Wednesday, November 06, 2013

Do you copy, emulate or originate?

Do you copy, emulate or originate? Some would say that it's impossible to be original, since there are no new ideas, and concepts are simply recycled. I'm not so sure, though it's certainly not easy to be original. It's also arguable that no-one else has your unique take on things, so in one sense you really are an originator.
Copying someone else in detail can lead to accusations of plagiarism, which is unprofessional and the opposite of original thought. Most of us are emulators, taking elements from the people we meet, the books we read (to paraphrase Charlie Tremendous Jones) and what we encounter on the web.

I make no secret of my admiration for two of my heroes in particular - journalist Alistair Cooke (who presented 'Letter from America' weekly for 58 years - the longest-running radio show ever) and photographer Henri Cartier-Bresson (whose style was coined "the decisive moment"). I base my weekly web radio show on the former, and try to embody the spirit of the latter in my speeches. It's my homage, not an attempt to copy.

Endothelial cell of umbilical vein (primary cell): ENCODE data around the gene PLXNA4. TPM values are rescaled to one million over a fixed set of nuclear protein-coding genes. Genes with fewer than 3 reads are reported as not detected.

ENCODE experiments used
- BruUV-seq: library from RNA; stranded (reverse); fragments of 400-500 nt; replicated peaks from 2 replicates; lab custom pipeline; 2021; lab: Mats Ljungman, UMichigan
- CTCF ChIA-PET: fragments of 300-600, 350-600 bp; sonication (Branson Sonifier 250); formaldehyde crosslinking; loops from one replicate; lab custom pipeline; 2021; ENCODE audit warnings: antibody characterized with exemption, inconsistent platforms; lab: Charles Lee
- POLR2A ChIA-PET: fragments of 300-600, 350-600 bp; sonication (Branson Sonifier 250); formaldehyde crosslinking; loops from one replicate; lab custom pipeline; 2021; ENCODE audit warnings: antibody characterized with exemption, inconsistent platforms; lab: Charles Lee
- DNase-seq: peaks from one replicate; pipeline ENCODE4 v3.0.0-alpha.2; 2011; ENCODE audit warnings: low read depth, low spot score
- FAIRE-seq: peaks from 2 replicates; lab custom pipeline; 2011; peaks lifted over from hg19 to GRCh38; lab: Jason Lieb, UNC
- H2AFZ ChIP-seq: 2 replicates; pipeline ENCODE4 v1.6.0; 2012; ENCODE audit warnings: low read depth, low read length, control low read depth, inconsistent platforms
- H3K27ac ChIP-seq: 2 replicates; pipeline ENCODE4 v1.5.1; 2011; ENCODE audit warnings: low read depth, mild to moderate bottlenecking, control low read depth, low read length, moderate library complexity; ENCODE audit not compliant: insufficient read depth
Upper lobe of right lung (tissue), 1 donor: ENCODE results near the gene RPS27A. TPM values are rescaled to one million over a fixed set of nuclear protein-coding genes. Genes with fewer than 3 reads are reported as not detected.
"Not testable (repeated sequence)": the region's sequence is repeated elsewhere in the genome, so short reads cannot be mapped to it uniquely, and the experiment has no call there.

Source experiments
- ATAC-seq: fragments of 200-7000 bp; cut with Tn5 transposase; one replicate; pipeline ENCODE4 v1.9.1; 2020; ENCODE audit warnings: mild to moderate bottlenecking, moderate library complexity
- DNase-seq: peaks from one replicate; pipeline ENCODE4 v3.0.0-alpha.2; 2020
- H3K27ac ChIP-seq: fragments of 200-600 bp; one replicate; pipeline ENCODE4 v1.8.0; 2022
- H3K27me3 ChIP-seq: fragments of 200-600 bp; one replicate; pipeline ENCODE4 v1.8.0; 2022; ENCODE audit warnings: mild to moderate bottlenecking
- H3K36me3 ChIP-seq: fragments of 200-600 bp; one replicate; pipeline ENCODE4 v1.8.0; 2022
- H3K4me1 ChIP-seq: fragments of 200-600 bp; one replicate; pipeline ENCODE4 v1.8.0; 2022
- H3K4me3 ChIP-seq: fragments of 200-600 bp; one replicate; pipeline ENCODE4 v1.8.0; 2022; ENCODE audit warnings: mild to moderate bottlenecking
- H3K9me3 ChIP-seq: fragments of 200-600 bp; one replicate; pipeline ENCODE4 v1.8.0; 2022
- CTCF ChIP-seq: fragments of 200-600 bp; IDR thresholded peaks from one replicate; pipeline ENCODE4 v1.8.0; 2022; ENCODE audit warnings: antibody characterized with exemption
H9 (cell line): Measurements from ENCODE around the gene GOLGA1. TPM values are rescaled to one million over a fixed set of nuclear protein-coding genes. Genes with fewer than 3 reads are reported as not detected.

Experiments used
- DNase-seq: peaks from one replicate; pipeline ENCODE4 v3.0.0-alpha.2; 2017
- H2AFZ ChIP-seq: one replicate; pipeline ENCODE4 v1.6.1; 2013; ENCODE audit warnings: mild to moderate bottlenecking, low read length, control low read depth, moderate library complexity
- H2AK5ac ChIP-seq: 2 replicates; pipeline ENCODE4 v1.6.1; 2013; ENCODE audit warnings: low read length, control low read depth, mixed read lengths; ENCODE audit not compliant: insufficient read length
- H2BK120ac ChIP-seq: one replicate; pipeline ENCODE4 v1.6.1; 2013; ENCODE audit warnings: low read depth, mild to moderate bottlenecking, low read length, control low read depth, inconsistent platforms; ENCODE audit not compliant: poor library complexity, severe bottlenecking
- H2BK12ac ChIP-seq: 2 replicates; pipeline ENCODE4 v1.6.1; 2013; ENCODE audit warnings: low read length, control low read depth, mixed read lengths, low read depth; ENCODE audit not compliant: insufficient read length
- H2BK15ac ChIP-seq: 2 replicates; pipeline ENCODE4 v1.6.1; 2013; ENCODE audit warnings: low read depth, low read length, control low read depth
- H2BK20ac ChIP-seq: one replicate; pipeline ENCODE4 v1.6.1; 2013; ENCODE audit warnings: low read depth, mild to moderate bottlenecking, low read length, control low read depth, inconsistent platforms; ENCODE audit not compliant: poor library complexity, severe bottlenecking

It seems that popular chanteur Gary Barlow has decided that emulation is a great idea too, and though he's denied it, he's clearly been listening to Mumford and Sons before releasing his new single. 

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